You Can’t Be A Great Conversationalist If…

… you check your iPhone while talking face-to-face.

Comedian Steven Wright jokes that once, right in the middle of a job interview, he took out a book and started reading. When he asked his interviewer a question from the book, and the interviewer didn’t know the answer, Wright responded, “Forget it, then. I don’t want to work for you.”

Perhaps the single most important element of a great conversation is that all participants be fully engaged in the discussion, giving the topic their complete and undivided attention.

So why, when we’re talking with colleagues, friends, spouses, children — even our supervisors — do we so often look down at our smartphones to check missed calls/voicemails/texts/emails/?

It can derail your train of thought. It can keep you from hearing and fully comprehending what your fellow conversationalists are saying. And, perhaps most important, it signals to the other participants that they don’t have your undivided attention — which makes the conversation less fun and meaningful for them.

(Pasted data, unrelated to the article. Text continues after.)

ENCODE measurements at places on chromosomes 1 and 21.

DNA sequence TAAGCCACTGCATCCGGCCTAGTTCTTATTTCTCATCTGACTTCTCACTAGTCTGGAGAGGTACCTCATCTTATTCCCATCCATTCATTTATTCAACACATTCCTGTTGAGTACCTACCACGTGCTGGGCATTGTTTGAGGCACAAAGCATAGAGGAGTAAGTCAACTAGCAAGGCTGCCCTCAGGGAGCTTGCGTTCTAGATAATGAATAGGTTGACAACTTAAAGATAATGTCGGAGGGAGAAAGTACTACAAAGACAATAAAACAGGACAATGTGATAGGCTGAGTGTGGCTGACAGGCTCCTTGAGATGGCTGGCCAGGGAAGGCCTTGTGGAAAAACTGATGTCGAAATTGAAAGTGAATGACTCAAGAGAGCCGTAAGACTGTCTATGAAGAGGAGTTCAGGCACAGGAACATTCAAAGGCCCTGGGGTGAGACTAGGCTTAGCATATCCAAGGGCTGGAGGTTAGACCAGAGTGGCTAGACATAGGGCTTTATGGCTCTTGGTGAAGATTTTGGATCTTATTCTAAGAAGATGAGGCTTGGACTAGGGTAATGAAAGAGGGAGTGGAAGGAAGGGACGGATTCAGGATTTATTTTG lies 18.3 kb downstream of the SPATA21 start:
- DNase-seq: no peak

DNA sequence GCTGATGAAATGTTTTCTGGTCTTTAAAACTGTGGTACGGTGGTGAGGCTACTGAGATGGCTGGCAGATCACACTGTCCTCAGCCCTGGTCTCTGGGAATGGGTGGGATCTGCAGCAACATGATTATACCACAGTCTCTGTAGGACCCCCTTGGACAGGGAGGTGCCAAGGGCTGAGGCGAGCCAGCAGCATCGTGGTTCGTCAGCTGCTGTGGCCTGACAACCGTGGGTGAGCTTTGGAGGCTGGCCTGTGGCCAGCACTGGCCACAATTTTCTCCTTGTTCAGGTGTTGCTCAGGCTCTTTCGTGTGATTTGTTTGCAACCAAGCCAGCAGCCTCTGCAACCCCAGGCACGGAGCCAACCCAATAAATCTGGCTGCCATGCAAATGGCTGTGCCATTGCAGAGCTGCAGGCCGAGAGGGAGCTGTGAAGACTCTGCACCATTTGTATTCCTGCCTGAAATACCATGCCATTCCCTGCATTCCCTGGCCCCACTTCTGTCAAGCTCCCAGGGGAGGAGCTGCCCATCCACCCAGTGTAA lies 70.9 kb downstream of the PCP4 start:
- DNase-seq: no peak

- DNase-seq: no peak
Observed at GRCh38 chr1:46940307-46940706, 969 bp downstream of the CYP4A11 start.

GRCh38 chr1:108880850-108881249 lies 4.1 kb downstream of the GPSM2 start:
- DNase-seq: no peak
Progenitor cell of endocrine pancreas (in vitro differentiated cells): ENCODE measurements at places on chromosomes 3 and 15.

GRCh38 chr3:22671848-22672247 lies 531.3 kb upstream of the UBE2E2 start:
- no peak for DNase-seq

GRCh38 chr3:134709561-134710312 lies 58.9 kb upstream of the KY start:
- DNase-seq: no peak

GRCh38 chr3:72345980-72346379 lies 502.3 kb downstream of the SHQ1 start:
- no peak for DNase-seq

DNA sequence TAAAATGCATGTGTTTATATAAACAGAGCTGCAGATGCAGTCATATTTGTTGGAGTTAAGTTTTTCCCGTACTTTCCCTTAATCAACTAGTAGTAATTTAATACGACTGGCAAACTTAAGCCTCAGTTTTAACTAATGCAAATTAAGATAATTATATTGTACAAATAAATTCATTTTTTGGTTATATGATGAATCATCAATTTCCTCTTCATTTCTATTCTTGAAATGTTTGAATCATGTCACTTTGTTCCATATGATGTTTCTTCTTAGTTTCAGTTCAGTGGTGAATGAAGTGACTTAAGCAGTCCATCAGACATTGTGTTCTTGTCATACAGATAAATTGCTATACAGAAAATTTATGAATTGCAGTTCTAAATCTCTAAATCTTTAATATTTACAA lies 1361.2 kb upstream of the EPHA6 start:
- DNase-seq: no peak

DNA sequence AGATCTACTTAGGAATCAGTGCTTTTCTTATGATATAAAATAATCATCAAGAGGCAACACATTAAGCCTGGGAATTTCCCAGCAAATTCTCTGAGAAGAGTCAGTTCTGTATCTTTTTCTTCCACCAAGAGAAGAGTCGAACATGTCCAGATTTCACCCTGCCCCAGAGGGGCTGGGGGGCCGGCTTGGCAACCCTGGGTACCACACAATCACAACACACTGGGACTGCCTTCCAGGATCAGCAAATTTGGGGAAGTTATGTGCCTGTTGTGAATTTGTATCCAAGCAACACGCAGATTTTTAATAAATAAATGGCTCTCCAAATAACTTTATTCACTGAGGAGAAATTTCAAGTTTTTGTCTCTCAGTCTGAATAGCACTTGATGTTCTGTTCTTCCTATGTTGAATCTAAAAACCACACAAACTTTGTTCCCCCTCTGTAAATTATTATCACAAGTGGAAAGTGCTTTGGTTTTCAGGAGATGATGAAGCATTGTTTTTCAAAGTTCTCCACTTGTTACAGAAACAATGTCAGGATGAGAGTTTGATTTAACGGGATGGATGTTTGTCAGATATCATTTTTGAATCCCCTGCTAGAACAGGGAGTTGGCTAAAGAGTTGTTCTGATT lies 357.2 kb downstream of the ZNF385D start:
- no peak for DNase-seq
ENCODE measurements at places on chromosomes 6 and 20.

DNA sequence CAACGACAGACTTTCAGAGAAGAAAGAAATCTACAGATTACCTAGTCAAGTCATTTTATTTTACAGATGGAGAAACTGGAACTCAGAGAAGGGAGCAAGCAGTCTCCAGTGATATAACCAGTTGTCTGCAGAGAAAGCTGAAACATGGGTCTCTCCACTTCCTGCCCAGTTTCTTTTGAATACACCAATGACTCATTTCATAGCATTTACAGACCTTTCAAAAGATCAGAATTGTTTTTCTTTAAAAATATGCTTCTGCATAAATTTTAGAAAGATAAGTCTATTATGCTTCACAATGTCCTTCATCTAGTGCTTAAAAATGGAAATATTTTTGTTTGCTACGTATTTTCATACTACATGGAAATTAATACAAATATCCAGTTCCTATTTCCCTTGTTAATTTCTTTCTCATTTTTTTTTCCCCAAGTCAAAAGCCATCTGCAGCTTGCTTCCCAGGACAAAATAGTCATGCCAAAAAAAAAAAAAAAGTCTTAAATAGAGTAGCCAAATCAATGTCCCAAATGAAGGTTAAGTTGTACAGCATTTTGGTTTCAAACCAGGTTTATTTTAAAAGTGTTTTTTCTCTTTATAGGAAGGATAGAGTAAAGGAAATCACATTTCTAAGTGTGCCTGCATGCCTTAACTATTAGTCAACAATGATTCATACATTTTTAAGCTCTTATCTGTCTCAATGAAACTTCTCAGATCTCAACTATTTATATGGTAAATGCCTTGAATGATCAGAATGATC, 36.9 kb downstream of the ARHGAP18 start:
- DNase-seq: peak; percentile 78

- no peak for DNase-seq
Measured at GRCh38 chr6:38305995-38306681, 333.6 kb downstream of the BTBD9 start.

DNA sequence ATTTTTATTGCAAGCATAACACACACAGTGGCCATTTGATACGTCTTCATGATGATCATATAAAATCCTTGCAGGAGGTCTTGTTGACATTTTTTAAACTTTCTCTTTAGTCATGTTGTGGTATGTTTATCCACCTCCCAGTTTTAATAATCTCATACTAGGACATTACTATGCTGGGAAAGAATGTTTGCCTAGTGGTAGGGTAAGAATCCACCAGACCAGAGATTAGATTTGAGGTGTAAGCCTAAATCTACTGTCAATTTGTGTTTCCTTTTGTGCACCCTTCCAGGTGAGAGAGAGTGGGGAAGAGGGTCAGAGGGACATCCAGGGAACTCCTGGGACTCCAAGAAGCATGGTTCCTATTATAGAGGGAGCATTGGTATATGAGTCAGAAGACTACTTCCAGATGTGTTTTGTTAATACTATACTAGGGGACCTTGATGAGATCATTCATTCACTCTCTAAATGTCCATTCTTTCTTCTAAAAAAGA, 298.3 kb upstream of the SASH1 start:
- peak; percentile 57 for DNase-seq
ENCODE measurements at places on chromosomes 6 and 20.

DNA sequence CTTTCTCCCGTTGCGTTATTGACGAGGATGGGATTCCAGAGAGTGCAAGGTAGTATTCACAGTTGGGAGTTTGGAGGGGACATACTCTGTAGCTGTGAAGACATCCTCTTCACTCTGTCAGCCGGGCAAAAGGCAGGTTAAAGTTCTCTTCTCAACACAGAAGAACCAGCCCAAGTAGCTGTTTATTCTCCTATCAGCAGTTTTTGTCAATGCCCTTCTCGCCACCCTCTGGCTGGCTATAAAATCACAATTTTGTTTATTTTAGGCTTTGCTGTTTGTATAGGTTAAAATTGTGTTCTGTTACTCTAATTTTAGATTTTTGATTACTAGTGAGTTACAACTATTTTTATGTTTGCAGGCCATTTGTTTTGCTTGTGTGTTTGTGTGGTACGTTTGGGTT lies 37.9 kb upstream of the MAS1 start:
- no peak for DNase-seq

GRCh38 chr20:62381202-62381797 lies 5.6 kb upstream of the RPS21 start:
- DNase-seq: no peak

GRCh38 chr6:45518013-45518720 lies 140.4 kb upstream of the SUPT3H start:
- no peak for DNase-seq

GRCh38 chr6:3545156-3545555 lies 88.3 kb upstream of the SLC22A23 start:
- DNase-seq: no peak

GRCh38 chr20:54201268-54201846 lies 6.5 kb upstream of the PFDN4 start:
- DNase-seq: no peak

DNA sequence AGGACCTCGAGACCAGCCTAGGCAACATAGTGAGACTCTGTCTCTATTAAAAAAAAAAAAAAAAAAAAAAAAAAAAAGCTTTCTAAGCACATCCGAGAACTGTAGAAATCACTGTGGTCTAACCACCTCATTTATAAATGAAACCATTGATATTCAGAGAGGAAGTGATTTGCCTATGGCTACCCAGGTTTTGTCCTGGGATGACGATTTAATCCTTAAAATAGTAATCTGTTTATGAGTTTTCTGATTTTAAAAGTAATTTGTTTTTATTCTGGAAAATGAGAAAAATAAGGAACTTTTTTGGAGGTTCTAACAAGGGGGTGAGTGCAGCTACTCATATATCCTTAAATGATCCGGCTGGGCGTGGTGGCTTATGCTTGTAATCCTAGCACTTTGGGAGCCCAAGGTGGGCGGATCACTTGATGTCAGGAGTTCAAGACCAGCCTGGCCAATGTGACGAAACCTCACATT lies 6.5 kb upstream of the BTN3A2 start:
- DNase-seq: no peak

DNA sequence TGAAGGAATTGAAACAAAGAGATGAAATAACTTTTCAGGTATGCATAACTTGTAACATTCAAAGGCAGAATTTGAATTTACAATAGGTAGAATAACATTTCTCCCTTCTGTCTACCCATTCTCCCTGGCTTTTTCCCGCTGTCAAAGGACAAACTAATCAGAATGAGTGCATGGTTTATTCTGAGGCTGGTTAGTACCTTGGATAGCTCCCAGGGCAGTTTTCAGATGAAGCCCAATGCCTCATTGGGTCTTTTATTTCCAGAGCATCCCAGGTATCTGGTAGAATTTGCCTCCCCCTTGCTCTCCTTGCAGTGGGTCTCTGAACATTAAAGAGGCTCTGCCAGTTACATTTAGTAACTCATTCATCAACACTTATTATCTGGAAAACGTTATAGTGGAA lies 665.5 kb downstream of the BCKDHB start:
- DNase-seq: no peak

We all want to be known as engaging, interesting, insightful — great conversationalists. Here’s one very simple (not easy, I understand, but simple) step you can take to differentiate yourself from many of your colleagues and friends. When you’re engaged in a conversation, stay completely engaged. Don’t allow any electronic distractions.

About the Author

Robbie Hyman is a professional communications and public affairs writer. He has 15 years’ experience writing for nonprofits, small business and multibillion-dollar international organizations and is available as a freelance writer for federal agencies.

Robbie has written thousands of pages of content, including white papers, speeches, published articles, reports, manuals, newsletters, video scripts, advertisements, technical document and other materials. He is also co-founder of, an online course that teaches smart money habits to teenagers.